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External is normally best for accuracy - you don't want to mix your
high-speed digital signals and the analogue signals.

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Re: Looking for suggestions for processor/module/sbc with ethernet
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Thanks for all the various suggestions and comments. Would have got back
sooner but we've been very busy in meetings and checking out all the
various processors and modules! Rather than respond with lots of
separate messages I'll just snip various bits into this one and reply
singly.

We're still considering these and numerous other options, but due to
some timescale and resourcing limitations we seem to be heading down the
route of a more complete module rather than picking our favourite cpu
(of which there are plenty that would suffice) and doing it all
ourselves. We're also strongly tempted, for the right price, to make a
move to a more powerful platform (we've been joking for quite a few
years now that we need to replace some of our existing 8-bitters with an
ARM!). This would enable us to use the same platform for all models in
some of the ranges rather than the split platforms we were considering.


Chon Tang wrote:
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We've definitely bookmarked your site for future use. If we don't end up
using one of your boards on this job, I'm sure they will be very strong
contenders for some of the other stuff which is coming up soon. Myself
or more likely my client's technical director will very probably be in
touch to get more info and negotiate prices.


Dave Hansen wrote:
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Exactly :-) I'm not going to try and remember a full list - we were
lucky and managed to avoid designing in some of the 8051s which did
disappear too quickly (Dallas and Siemens I think) but we are currently
redesigning a product using the Infineon/Siemens SAB80C537 (although in
fairness we did get an acceptable number of years from it) and now we're
also going to be forced to redesign its more recent sister product which
is using the Infineon C509 (top of the range in my terminology, not
necessarily from raw performance, but the amount of onboard toys and the
79 I/O pins (which we extended to about 104 with a CPLD which has now
also gone EOL!!)).


Brian Murtha wrote:
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Thanks for that info. We do like many aspects of the R3000. We have
actually got a RCM3200 dev kit here and I was once-upon-a-time a total
z80 boffin so I have familiarity with the technology, but based upon
various aspects of our requirements we feel that it's a bit too close a
call on whether the rabbit will cope with our base level product and
certainly not the top level one (which is already crying out for a 32
bitter) and if we can work the pricing we're now considering the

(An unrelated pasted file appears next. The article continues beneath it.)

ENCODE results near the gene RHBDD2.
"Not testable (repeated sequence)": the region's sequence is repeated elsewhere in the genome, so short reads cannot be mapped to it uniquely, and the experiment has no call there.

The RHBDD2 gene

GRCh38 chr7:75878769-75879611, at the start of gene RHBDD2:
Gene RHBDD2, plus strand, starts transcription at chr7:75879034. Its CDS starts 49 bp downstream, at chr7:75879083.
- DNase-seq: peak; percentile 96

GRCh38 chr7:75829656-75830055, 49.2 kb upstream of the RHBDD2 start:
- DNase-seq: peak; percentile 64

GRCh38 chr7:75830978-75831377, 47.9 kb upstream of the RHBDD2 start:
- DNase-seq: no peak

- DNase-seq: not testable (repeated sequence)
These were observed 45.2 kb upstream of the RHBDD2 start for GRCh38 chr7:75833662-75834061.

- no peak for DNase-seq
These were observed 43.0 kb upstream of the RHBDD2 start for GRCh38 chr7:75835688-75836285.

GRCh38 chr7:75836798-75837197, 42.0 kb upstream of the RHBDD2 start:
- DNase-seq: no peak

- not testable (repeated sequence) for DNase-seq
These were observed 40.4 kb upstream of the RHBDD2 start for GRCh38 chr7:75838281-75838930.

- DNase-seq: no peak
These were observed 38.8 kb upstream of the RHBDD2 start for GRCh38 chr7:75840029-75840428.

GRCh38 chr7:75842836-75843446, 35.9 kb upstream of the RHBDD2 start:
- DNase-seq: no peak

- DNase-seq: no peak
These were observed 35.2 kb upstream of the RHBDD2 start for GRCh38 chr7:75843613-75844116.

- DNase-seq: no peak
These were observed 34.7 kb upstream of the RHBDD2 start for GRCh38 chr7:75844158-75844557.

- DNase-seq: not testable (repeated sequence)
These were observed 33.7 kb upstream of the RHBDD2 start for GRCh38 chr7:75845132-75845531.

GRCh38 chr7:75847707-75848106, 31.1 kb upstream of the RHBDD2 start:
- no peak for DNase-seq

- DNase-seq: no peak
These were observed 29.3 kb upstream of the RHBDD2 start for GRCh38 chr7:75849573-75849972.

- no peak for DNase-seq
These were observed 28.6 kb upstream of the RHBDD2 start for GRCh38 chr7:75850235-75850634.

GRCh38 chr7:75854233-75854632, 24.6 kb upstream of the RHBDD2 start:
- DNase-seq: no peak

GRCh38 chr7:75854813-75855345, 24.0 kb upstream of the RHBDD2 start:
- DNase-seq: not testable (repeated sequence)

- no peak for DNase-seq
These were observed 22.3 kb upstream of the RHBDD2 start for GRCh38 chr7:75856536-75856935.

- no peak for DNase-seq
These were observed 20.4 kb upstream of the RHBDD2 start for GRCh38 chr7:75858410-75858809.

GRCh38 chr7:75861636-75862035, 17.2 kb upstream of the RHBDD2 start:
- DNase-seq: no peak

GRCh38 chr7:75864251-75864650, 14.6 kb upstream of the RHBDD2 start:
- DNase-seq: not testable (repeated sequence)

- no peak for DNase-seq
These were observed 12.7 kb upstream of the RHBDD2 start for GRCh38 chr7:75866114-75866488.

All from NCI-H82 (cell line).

benefits of having (for the first time) much more processing power and
memory which will enable sales and marketing to come back once the unit
is selling and demand all the extra toys they want added which we've
always had to reject in the past.

However, having spent some time looking at the rabbits for the past
month, we're virtually certain we will be using them extensively in the
other product in our system which is up for redesign next year hopefully
(due to reasons other than 8051 obsolescence this time! but yes Jim, it
is an 8051, but not a top of the range one, hence the reason why it's
probably still around after 8 years :-)). This other application is
probably more in line with a more "typical" rabbit system in terms of
performance and memory requirements and as such the rabbit is perfectly
suited.


Thanks to all for the comments and suggestions.

One of the other things we've found on our travels and are also
investigating is the AMD Alchemy 1100 based Aurora board from
www.dspdesign.com

Does anyone have any good/bad comments about this company, their
products, or the AMD part?

Stephen

Re: Looking for suggestions for processor/module/sbc with ethernet
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  My understanding was the SAB80C537 became the SAB80C517A which then
became the SAF-C517A - and that device has part numbers still in current
production ?
  Certainly, for a clean sheet design, they may not be your first
choice, but I think you can still continue production.

  Since the 80C517 dates from the late 80's, that's actually a pretty
impressive design life!

  Their web site has this selector guide, April 2004,
http://www.infineon.com/cmc_upload/documents/008/002/MC_8-bit_Produktmatrix_042004.pdf
which I think shows what Infineon still consider 'active' products.

  They do favour the OTP variants, over the external memory models, tho
for a brand new design, you might choose a SiLabs FLASH device, or the
STm uPSD33xx devices, which have mostly superset resource relative to
the Infineon variants, and they are flash with In System Debug.
-jg